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Despite being mysterious at first, Villanelle’s complex past came to light in Season 3 of Killing Eve. It went into why the assassin is how she is, and where her motivations lie. But Season 2 is where the audience started to see the restlessness in Villanelle. And that boredom is familiar to fans of Buffy the Vampire Slayer, specifically, those of Willow Rosenberg’s. [Spoiler alert: Spoilers ahead for Killing Eve].

(L) Villanelle talking to her mother in Season 3, 'Killing Eve' / (R) The cast of 'Buffy the Vampire Slayer'
(L) Villanelle talking to her mother in Season 3, ‘Killing Eve’ / (R) The cast of ‘Buffy the Vampire Slayer’ | (L) Des Willie/BBC America/Sid Gentle / (R) Getty Images /Handout/20th Century Fox

‘Killing Eve’ is all about Eve Polastri and the assassin she’s obsessed with

Villanelle is classified as a psychopathic assassin from the get-go. While the “psychopathic” part can be debated with what fans saw this past season, she’s still a cold-blooded killer. Especially in the beginning and through most of Season 2, Villanelle lives her life for herself, quite fabulously. Plus Eve Polasatri is obsessed with her. And vice versa; there’s a lot of mutual infatuation between the two. 

In Season 3, Villanelle shows that she’s a broken person thanks to her mother. While not everyone becomes a killer after being dropped off at an orphanage (in fact, not many do), it still gave an insight into how Villanelle feels. She doesn’t like to be laughed at and feels that she can’t be vulnerable because it’s not taken seriously.

Villanelle’s boredom affects her more negatively than she lets on 

While fans got that look at Villanelle’s psyche in Season 3, Season 2 shows Villanelle at her most vulnerable, physically. After being stabbed by Eve at the end of the first season, Villanelle goes on a road to recovery, but not revenge (yet). This is where apathy or “boredom” becomes a running theme for her.

This concept first comes up in Episode 4, when Konstantin takes her to an art museum in Amsterdam. She’s like a petulant child, yelling, “This is so boring!” But that motif comes back in a more serious way later, when she teams up with Eve midway through and dons the alias Billie. 

Even though, at first, she’s lying her way through AA meetings to get close to her target, there’s a scene where she is honest to people other than Eve for probably the first time in the series. 

“Most of the time, most days, I feel nothing. I don’t feel anything. It is so boring,” Villanelle tells the AA meeting. “I wake up and I think, again, really? I have to do this again? And what I really don’t understand is how come everyone else isn’t screaming with, with boredom, too, and I try to find ways to make myself feel something.”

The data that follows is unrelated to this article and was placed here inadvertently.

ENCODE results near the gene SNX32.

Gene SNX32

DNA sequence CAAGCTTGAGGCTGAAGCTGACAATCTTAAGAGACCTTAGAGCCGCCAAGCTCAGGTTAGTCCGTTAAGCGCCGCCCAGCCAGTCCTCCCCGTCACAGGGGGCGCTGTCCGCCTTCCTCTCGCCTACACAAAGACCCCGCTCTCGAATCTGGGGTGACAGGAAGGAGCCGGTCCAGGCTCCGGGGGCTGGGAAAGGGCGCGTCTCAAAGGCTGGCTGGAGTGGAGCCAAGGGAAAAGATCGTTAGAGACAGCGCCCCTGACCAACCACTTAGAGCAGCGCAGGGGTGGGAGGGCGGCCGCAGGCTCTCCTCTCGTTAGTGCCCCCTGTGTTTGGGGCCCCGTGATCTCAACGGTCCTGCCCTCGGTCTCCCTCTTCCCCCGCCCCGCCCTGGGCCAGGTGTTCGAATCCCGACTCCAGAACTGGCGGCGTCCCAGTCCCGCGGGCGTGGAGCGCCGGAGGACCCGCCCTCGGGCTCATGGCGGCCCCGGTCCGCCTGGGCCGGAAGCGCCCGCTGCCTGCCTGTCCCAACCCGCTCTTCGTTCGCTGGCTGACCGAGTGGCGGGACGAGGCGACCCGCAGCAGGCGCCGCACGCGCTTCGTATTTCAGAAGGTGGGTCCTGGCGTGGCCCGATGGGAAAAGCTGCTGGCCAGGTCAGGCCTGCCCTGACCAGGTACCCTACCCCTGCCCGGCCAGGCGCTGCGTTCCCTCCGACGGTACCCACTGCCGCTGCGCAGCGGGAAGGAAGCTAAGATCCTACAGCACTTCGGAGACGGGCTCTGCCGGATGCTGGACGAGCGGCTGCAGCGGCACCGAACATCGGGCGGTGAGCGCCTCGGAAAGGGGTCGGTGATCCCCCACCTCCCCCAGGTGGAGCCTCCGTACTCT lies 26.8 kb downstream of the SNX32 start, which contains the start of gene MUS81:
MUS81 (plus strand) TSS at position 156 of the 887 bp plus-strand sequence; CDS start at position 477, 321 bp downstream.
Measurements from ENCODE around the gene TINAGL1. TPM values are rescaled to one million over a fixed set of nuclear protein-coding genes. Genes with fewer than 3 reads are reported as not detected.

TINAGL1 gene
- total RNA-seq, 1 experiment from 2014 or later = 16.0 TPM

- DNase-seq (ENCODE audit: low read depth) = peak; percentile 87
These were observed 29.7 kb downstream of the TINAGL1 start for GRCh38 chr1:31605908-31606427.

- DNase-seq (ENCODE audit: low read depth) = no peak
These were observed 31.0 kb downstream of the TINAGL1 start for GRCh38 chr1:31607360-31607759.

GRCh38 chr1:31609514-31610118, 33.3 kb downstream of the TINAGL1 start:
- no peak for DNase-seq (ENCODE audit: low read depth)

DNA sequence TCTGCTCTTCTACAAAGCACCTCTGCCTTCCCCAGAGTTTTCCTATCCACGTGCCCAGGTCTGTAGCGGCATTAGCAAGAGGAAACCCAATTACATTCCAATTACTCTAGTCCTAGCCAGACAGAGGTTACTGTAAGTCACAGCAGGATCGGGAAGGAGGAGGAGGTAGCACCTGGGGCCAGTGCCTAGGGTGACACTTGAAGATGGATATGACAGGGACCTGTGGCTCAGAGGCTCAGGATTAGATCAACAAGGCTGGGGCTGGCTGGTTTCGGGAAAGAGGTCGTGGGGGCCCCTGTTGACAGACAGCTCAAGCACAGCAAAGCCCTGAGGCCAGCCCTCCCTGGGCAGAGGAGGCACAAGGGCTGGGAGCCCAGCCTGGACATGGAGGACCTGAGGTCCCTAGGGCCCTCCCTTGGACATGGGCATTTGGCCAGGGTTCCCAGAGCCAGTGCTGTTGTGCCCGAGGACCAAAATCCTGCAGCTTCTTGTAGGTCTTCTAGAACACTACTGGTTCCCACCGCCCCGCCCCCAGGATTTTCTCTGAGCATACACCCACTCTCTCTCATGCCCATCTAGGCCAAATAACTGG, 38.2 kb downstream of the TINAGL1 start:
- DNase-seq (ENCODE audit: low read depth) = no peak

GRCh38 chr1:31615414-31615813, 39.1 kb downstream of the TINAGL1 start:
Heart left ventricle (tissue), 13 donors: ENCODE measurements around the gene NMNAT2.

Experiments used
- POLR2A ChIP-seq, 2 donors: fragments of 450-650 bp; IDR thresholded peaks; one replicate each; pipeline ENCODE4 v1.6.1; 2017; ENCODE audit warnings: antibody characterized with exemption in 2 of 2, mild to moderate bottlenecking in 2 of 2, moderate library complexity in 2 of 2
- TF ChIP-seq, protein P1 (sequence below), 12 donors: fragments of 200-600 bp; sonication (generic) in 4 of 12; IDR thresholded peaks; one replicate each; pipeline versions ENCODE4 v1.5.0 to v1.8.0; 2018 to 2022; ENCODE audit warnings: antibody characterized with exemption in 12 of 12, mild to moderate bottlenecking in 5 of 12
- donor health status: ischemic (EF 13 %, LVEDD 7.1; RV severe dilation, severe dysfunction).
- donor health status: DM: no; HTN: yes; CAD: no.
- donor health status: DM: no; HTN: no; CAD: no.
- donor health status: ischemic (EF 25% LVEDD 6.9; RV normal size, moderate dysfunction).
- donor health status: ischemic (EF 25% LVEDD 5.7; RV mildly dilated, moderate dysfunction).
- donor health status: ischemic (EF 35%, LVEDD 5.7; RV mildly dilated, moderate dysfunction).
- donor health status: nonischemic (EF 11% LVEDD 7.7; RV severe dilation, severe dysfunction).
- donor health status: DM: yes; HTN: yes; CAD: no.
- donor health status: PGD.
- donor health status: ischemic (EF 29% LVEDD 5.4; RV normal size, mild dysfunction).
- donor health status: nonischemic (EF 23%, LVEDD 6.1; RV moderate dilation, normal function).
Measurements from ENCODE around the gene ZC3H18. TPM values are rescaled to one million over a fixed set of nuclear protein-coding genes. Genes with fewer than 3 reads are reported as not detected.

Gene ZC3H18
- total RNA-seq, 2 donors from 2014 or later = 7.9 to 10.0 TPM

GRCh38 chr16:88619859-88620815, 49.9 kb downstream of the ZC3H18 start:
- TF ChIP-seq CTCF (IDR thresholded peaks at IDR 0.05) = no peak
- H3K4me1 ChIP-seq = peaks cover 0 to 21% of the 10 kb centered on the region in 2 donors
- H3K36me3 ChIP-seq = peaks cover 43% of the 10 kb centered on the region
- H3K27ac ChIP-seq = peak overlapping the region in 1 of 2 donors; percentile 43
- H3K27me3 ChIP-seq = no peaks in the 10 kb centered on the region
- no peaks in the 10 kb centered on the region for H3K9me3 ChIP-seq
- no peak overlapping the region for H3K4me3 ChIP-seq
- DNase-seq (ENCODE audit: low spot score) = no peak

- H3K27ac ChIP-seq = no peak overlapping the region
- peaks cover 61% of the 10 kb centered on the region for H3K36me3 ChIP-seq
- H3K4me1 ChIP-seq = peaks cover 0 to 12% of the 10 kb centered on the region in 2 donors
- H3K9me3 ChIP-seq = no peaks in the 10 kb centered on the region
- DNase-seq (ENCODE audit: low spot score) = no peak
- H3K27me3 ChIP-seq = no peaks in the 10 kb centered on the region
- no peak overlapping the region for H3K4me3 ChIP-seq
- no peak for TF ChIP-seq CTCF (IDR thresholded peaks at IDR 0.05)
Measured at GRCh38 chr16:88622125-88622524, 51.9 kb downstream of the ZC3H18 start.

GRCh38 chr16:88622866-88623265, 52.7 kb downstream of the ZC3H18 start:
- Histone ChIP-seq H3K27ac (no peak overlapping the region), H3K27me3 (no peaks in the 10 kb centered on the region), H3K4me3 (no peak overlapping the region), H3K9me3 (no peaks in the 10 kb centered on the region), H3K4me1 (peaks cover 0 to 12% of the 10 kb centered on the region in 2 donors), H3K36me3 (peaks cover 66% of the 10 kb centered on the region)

It’s a moving scene, with Jodie Comer, of course, delivering a great moment. It highlights Villanelle’s desperation to feel something with Eve and through her kills. She’s moving through the motions, and despite being seemingly wealthy with many lovers here and there, Villanelle isn’t happy. She’s bored, and that boredom is a quiet motivator in her desire to kill for money, while feeling no remorse in doing so. 

Willow’s infamous ‘Bored now’ is a reminder of what idle minds can get up to

Willow is such a stark contrast to Villanelle. Willow is timid, well-mannered, and pretty shy, She doesn’t like to rock the boat and is always stumbling over her words in an adorably dorky way. She’s Buffy’s best friend and she goes on to become a pretty powerful witch. 

If you told Buffy fans at the beginning of the series that Willow would become one of the scariest Big Bads in the show, they wouldn’t believe it. It just doesn’t seem possible. But Season 3 introduced viewers’ first look at a dark Willow, when her vampire counterpart was brought in from a different dimension. She had an air of innocence, but it was only an act to hide her deviousness beneath. And whenever she was done toying with her enemy, she would passively say, “Bored now” before striking.


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She becomes a massive threat at the end of Season 6, when her girlfriend Tara is shot by the misogynistic villain, Warren. This makes Willow take a turn and her hold on magic snaps. She turns very evil, which is a scary mix with her immense power. Warren’s death is probably one of the most gruesome in the series, and Willow just says, “Bored now,” before flaying him. 

Willow was able to overcome her dark side; can Villanelle?

While Willow’s story is very different from Villanelle’s, their shared trait of boredom allows them to detach from emotions and remorse. It allows them to kill for their own personal gain. Willow isn’t really apathetic after Tara’s death, but she stuffs her grief down, leaving emptiness, which results in boredom. This, again, allows her to kill and wreak havoc. 

Villanelle is a bit different, since she kills because it’s her job. But, again, her indifference or lack of attachment to anyone and anything, makes killing easier. She even gets a thrill out of it, sometimes making it a spectacle.

Willow was able to come back to herself when Xander used his “yellow crayon” story. He injected love and empathy back into her, breaking through that cold wall of nothingness she put up. She had a lot of work to do to recover, but she did in the end. 

With Villanelle, fans already are seeing her emotions start to creep in. After she kills her mother, there’s a shift in her where remorse is visible. First with her mother then while she’s dancing with Eve. And again when she kicks Rhian onto the train tracks. She also doesn’t want to be an assassin any longer.

It looks like Villanelle is ready to overcome her “boredom” and maybe try a different route with her life. Only Season 4 can reveal what it’ll be.